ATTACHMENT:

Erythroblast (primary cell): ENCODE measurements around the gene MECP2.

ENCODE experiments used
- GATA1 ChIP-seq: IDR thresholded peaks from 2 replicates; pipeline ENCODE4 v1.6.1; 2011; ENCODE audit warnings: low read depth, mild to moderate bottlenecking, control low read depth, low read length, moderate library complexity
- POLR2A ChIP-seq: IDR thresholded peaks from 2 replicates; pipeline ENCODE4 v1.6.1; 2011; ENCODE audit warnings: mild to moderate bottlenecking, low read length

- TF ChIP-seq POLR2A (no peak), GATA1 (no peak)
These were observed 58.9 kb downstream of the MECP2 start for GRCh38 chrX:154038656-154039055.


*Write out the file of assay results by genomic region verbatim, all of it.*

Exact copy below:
Erythroblast (primary cell): ENCODE measurements around the gene MECP2.

ENCODE experiments used
- GATA1 ChIP-seq: IDR thresholded peaks from 2 replicates; pipeline ENCODE4 v1.6.1; 2011; ENCODE audit warnings: low read depth, mild to moderate bottlenecking, control low read depth, low read length, moderate library complexity
- POLR2A ChIP-seq: IDR thresholded peaks from 2 replicates; pipeline ENCODE4 v1.6.1; 2011; ENCODE audit warnings: mild to moderate bottlenecking, low read length

- TF ChIP-seq POLR2A (no peak), GATA1 (no peak)
These were observed 58.9 kb downstream of the MECP2 start for GRCh38 chrX:154038656-154039055.